Scarlett Johannson as the Black Widow / Natasha Romanoff
During our trip to Los Angeles, we sat down with actress Scarlett Johansson for her role as the Black Widow in Captain America: The Winter Soldier.
Have you read my interviews with Chris Evans, Kevin Feige, and the Russo brothers? Be sure to follow along with hashtag #CaptainAmericaEvent so you don’t miss any details! My review comes out tomorrow and I’ll tell you now, make plans to go see Captain America: The Winter Soldier in the theaters starting tomorrow!
After watching her kick butt in the movie, I was so excited to hear what she had to say about her role as the Black Widow. Here are some of my favorite questions and answers from our session.
When are we going see the Black Widow movie?
I think because Marvel, and particularly Kevin Feige is such a fan of the source material himself and understands that the fans are kind of what drive this train. If people want that, want to see that form, I’m sure that we can get something together.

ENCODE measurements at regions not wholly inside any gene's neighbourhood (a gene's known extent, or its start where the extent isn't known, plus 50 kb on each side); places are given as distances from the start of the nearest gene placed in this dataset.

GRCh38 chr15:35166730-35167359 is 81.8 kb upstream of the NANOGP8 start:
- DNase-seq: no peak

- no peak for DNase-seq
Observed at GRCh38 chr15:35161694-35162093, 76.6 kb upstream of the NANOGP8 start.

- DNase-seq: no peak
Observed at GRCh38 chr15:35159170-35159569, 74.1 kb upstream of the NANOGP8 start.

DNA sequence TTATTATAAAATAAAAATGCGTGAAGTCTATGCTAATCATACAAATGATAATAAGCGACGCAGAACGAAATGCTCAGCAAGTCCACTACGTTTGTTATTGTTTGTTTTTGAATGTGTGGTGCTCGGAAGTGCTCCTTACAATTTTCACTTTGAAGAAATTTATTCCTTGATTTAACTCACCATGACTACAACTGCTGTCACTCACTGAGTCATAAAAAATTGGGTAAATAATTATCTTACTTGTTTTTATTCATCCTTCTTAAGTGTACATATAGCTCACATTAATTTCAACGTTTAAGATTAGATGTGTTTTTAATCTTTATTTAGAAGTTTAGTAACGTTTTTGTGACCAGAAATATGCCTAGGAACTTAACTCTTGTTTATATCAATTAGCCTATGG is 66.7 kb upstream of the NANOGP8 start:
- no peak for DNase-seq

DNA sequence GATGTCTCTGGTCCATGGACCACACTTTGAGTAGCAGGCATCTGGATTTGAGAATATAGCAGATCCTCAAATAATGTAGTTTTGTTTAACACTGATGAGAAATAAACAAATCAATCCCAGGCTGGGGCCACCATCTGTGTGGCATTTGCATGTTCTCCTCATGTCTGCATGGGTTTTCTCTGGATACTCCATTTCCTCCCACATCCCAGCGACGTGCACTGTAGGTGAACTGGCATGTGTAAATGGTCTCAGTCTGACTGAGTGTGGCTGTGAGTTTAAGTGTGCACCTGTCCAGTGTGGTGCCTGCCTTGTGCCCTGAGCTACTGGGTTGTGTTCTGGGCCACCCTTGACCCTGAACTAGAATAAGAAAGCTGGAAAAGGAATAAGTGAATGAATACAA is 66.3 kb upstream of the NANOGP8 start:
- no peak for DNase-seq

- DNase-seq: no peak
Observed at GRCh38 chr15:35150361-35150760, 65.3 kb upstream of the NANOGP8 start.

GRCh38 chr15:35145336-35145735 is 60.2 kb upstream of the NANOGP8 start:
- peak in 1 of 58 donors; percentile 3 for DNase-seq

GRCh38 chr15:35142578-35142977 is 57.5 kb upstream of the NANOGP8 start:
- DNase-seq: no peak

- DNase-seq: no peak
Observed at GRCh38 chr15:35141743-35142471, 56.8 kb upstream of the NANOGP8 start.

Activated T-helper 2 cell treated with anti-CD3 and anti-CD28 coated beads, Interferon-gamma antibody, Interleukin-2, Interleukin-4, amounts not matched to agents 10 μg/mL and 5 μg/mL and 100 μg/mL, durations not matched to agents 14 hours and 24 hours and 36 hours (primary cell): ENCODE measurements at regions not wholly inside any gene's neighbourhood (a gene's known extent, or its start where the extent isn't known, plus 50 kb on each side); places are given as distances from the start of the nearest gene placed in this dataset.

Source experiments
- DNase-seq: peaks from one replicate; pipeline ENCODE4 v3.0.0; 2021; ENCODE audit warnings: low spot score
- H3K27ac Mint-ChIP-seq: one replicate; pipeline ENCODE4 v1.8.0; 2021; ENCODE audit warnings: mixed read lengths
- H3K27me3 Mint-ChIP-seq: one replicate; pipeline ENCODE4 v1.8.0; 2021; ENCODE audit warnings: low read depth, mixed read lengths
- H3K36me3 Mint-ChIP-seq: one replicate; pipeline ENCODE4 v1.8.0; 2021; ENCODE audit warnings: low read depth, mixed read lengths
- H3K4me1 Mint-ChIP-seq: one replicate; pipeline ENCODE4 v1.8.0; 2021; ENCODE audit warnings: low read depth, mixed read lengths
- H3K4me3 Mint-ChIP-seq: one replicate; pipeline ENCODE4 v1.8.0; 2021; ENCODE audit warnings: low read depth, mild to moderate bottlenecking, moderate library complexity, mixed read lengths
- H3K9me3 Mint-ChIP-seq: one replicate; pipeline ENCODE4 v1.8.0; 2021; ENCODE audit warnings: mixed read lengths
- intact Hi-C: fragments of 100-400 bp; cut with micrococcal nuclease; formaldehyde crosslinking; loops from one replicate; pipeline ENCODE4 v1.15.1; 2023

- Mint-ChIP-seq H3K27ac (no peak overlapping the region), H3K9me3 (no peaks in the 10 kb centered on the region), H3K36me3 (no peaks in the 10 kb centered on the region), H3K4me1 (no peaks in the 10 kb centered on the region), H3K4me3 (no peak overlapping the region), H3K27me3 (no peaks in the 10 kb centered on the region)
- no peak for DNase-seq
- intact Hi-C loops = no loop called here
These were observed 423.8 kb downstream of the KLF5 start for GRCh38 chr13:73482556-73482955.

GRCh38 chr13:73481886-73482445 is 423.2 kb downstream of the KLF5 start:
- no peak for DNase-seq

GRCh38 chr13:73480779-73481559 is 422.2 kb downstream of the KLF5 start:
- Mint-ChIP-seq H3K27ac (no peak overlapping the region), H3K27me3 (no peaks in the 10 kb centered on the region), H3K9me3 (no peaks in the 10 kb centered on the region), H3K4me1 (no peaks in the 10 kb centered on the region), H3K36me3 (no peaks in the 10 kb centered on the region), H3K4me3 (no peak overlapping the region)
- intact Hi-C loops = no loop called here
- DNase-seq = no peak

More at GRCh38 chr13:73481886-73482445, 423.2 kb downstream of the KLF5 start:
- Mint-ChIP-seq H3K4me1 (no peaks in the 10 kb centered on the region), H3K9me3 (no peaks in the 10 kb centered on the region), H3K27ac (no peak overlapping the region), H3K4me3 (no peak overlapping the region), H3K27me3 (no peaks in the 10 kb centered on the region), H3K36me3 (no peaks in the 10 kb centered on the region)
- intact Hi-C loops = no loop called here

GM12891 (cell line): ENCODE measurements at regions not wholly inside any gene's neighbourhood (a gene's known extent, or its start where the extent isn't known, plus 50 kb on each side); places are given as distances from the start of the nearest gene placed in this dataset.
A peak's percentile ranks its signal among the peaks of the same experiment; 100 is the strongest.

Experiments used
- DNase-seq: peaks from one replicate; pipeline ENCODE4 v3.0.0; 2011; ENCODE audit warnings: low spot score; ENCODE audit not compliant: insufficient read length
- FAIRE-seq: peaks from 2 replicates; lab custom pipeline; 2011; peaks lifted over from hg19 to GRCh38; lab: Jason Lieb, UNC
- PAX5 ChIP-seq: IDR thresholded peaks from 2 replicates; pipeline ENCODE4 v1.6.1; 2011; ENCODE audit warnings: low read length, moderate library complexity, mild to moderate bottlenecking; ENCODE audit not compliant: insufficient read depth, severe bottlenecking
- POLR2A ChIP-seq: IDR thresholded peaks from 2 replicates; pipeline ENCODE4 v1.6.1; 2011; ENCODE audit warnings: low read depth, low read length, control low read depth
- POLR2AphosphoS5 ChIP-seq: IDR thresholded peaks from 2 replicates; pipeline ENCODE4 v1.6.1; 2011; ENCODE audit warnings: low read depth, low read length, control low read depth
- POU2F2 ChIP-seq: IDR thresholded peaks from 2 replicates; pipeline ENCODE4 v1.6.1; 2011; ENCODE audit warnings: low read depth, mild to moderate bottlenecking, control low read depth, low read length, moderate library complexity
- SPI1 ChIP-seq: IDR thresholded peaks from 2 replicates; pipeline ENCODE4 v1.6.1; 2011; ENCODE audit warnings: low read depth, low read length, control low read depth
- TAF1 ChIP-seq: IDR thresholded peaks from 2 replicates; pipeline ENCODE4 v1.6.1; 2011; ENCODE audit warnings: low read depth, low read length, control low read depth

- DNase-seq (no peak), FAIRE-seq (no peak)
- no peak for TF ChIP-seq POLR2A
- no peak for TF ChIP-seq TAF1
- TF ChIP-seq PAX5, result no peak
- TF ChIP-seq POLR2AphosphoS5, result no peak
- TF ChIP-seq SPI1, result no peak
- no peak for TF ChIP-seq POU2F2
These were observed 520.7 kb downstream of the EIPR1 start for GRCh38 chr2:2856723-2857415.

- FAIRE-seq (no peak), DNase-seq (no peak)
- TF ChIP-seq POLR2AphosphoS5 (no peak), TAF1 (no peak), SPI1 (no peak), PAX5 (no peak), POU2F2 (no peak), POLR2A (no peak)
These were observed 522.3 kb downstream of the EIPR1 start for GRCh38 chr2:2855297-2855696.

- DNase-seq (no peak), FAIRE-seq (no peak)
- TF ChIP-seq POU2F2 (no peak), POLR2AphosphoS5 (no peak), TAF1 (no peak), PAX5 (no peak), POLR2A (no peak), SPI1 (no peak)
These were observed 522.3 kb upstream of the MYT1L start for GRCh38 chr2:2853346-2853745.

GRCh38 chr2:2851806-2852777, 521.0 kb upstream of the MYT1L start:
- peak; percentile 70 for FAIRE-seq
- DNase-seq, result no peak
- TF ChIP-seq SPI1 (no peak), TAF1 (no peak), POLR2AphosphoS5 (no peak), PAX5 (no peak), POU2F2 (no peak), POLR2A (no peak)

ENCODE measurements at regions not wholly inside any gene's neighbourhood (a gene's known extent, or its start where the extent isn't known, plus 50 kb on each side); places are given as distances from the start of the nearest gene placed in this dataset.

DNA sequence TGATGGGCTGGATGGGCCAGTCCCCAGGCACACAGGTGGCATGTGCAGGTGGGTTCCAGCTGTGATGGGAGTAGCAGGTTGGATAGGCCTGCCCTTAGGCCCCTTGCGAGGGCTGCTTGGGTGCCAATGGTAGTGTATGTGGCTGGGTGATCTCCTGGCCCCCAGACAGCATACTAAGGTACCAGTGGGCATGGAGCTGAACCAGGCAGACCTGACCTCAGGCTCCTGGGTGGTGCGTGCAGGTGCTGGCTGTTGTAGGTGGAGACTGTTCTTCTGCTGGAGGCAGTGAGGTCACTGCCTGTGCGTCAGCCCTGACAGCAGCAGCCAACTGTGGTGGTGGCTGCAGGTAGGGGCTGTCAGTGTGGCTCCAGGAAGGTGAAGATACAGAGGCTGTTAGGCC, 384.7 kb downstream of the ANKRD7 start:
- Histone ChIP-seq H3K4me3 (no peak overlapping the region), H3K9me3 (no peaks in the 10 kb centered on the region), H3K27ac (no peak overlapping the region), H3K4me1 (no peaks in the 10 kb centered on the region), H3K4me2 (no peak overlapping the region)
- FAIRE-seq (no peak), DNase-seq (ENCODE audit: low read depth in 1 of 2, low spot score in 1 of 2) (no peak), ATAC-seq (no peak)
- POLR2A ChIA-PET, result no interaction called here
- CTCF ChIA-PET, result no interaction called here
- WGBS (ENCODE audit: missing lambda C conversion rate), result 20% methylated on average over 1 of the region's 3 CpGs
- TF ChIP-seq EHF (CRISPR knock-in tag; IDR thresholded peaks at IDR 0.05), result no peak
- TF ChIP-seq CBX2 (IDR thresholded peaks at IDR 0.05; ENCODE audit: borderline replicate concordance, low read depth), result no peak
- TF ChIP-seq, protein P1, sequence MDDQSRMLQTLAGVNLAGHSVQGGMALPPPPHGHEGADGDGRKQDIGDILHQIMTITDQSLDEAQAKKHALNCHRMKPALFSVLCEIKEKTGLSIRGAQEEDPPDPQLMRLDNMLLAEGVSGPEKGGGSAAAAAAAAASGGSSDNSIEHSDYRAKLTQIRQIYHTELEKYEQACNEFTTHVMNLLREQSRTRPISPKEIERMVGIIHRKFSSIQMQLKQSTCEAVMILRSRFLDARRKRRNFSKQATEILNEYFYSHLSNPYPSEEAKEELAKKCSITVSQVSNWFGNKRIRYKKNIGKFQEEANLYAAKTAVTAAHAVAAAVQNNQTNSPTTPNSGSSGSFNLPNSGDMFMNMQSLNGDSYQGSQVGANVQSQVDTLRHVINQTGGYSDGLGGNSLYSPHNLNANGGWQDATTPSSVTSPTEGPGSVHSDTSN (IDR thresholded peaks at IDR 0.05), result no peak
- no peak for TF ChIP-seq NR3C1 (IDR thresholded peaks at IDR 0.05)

..it would be wonderful to have the challenge of doing a female superhero movie where the protagonist didn’t rest on her feminine wiles and use every opportunity to strike a sexy pose in order to get the job done.
She uses her brain, wit and feminine wiles to get the job done. She’s a very playful character and also a character that has a really compelling story. Because she doesn’t- she has a kind of a gray moral code. She’s not black and white. I think it could be really a fun, fun opportunity to have. So, we’ll see. If you- if you request it, they will come.
In this film she’s like cupid? Why the transition?
Well first of all when the character is talking to Loki, you know she’s kind of putting up this front, you know, obviously. She’s not, as we come to realize, is not being completely honest with him. It’s partly for her widow face that she wears. And in this film we really get to see a lot more of Natasha. I like to think that Natasha has a romantic side.